Development plan

The main piece of your job is to implement the transmitPacket( )method of NodeBehavior. This method should select a particular InputChannel from inputChannels and take an object out of that channel (using readObject()) . It should also select a particular OutputChannel from outputChannels and feed the recently read object to it (using writeObject()).

You should begin by implementing the simplest NodeBehavior class that you can. For example, assume that the input channel vector will contain exactly one input channel and that the output channel vector will contain exactly one output. How would you get a packet (object) from the input channel? How would you write it to the output channel? Design a class that implements this.

Remember that Channels occasionally throw exceptions. You need to be concerned about four of these:

At first, you should simply catch these exceptions; you need not do anything smart when they happen. By the end of lab, you should make sure that your code is robust to these exceptions, and does not lose objects.

[CHECK-IN, TURN-IN] Design your simple code. In lab, build it and test it. What is a network on which you could test your code? What is a network on which you would expect your code to break? How will it break when it does? You will need to turn in your predictions on these questions.

Next, design a (possibly different) NodeBehavior that can handle a more complex situation. What single aspect of the problem will you scale up first? Remember that, in a fully general solution, you may have multiple InputChannels and OutputChannels, and that some of them may be disabled. Also remember that you need to make sure you neither lose nor create packets. There are also many strategies that you can use to choose the input and output channels from their respective Vectors.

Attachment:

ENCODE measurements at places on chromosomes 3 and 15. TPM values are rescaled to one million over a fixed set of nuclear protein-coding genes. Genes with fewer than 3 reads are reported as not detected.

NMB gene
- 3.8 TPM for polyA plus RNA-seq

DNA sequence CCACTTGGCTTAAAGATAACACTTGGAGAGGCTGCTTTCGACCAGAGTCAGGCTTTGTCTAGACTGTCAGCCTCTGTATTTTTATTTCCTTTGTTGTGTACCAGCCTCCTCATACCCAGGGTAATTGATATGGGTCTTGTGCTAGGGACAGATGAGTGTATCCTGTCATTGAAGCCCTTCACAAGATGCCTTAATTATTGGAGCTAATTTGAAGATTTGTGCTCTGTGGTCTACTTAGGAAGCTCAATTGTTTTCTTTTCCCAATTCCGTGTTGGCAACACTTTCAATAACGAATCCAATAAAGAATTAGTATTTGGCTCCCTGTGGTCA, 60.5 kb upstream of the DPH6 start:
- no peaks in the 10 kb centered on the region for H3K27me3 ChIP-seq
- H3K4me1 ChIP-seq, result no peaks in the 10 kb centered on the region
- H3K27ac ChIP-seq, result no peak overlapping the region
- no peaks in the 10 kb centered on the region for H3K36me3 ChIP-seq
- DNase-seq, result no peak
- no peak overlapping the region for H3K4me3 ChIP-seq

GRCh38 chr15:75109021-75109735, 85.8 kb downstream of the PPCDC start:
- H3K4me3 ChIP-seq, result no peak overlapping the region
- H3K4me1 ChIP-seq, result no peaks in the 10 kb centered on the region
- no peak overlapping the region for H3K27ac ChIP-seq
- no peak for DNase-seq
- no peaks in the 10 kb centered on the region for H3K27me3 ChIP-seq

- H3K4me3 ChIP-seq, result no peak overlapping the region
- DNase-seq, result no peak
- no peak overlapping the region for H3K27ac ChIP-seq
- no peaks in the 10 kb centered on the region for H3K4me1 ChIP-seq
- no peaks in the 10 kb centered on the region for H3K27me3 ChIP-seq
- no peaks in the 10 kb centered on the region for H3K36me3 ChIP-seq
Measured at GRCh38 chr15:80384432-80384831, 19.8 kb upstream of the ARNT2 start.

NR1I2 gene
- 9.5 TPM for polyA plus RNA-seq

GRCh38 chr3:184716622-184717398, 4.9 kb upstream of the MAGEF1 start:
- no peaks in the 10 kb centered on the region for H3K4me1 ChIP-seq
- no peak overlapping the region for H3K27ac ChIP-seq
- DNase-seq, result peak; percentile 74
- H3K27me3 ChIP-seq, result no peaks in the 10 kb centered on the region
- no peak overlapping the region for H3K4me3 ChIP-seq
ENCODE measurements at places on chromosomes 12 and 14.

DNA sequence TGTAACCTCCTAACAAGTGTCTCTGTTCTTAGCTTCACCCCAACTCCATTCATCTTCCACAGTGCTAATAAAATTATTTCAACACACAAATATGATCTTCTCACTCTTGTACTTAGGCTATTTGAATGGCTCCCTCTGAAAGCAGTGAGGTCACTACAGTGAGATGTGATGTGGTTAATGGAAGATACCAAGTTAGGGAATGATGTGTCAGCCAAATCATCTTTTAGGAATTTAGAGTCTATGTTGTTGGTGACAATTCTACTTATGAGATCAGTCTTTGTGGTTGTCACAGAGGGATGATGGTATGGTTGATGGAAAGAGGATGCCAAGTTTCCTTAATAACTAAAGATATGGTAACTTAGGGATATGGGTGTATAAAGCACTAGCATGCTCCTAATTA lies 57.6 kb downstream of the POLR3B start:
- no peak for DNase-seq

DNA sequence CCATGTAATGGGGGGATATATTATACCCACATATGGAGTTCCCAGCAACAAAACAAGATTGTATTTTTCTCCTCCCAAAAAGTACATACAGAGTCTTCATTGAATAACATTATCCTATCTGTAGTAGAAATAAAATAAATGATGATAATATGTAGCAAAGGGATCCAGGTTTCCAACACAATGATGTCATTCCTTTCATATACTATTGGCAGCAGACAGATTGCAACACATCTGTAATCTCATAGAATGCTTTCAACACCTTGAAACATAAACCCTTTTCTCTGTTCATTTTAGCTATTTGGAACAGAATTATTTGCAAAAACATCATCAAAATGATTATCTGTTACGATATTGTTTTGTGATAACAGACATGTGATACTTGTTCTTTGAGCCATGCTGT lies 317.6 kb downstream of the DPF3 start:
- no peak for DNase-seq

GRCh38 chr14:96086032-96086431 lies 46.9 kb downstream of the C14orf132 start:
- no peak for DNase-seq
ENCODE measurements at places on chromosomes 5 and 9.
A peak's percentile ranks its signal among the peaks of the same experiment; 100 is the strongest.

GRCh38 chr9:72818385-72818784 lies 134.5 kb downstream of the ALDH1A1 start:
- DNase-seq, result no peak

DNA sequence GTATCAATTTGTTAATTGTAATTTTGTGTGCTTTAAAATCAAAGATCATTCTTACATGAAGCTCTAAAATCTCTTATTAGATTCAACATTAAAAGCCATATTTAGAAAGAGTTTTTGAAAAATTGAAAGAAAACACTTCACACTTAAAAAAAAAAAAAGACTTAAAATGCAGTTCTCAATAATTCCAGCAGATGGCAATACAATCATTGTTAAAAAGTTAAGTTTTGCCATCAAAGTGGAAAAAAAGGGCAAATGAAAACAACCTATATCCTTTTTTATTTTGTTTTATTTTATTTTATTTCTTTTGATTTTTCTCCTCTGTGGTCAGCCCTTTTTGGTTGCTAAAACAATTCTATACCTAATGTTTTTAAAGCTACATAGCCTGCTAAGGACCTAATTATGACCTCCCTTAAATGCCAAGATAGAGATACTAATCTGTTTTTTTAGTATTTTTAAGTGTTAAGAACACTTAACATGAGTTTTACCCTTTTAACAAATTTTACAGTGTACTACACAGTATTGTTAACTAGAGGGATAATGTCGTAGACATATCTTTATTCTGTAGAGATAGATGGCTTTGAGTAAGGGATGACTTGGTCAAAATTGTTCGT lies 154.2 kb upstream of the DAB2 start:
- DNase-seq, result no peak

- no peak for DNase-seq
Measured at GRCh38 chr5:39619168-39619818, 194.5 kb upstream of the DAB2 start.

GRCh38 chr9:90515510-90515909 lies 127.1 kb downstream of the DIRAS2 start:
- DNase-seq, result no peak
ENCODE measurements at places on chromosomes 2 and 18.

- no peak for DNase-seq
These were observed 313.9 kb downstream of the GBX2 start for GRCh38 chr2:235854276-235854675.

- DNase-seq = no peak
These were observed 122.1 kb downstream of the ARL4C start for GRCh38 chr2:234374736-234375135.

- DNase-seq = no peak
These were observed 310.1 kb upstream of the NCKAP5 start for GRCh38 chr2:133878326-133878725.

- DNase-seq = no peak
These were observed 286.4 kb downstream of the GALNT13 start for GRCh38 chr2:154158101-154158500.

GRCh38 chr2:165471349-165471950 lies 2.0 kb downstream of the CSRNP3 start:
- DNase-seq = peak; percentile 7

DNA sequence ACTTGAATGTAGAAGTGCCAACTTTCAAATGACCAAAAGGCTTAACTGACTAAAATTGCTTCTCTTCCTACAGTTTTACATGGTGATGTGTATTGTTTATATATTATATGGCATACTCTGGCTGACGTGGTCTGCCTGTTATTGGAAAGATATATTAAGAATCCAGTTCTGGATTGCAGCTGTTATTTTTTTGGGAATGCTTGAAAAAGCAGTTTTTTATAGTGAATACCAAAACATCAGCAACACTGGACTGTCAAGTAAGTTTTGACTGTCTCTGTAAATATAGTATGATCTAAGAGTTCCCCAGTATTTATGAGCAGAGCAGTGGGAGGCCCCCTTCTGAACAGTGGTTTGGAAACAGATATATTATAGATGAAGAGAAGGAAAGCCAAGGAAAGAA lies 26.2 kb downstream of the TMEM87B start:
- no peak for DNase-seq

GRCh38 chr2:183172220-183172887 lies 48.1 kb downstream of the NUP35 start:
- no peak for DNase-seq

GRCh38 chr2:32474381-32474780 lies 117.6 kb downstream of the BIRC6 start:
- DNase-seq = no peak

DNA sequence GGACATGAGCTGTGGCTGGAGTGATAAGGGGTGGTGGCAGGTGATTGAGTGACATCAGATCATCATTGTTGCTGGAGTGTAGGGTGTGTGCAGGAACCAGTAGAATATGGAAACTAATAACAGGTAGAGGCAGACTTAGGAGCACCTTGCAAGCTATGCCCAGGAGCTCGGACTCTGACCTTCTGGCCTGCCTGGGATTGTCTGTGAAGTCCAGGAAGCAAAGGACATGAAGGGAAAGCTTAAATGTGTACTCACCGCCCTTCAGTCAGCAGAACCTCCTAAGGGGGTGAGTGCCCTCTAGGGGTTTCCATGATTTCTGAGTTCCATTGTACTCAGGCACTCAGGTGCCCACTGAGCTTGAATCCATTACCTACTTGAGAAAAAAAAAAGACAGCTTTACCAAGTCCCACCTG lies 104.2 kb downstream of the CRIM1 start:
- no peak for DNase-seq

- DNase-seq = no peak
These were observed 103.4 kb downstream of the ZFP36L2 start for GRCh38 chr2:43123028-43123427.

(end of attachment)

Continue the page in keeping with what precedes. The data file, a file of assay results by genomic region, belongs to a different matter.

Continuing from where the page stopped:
Scale up slowly. You should bring to lab a development plan that describes each addition you'll make to your class. You should test each addition as you make it, so you will need test networks on which you expect your code to succeed, and others on which you expect it to fail, at each stage. You should also come up with multiple strategies for choosing input and output channels. You should describe these strategies in English, think about how to implement them, and have examples of neworks on which each of these strategies would work or not work particularly well. The more creative you can be, the more interesting your lab will be.

[CHECK-IN, TURN-IN] You should design code for at least one of these strategies, and ideally for more than one.

[TURN-IN] One of the main points of this lab is to observe the effects of different strategies on the behavior of your network as a whole. Is a particular strategy fair? Does it drop packets? Create them? Do packets cluster in certain parts of your network? Can you come up with a strategy that behaves differently?

Some utilities that you might want to use:

public static void cs101.util.Console.println( String what );

prints its argument to the Java console. This is extremely useful for debugging. You can refer to this method as Console.println if you include the line import cs101.io.*; at the top of your file.

public static int cs101.util.MoreMath.randomInt( int range );

returns an int between 0 and range, inclusive. You can refer to it as Math.randomInt if you include the line import cs101.util.*; at the top of your file.

public static void Thread.sleep( int millis )
    throws InterruptedException;

causes the current Thread to sleep for millis milliseconds. This allows you to put delays in your nodes. Warning: You will have to catch the exception, though you don't necessarily have to do anything with it.

If you have other ideas, design them and then ask us about them.

Finger Exercises

1. Write a statement that could appear inside a nodeBehavior's transmitPacket method and that would read a single packet from a single input channel and assign it to some name. Under what assumptions would this expression work? Under what assumptions would it fail? Can you make it more robust?

2. Write a statement that could appear inside a nodeBehavior's transmitPacket method and that determines whether there are any output channels available for writing. A channel is available if it exists, is not disabled, and is not full.

3. Chapter 9, exercise 2. (Hint: Console also has a readln() method.)


What to Bring to Lab

[CHECK-IN, TURN-IN] You should bring

Building your code.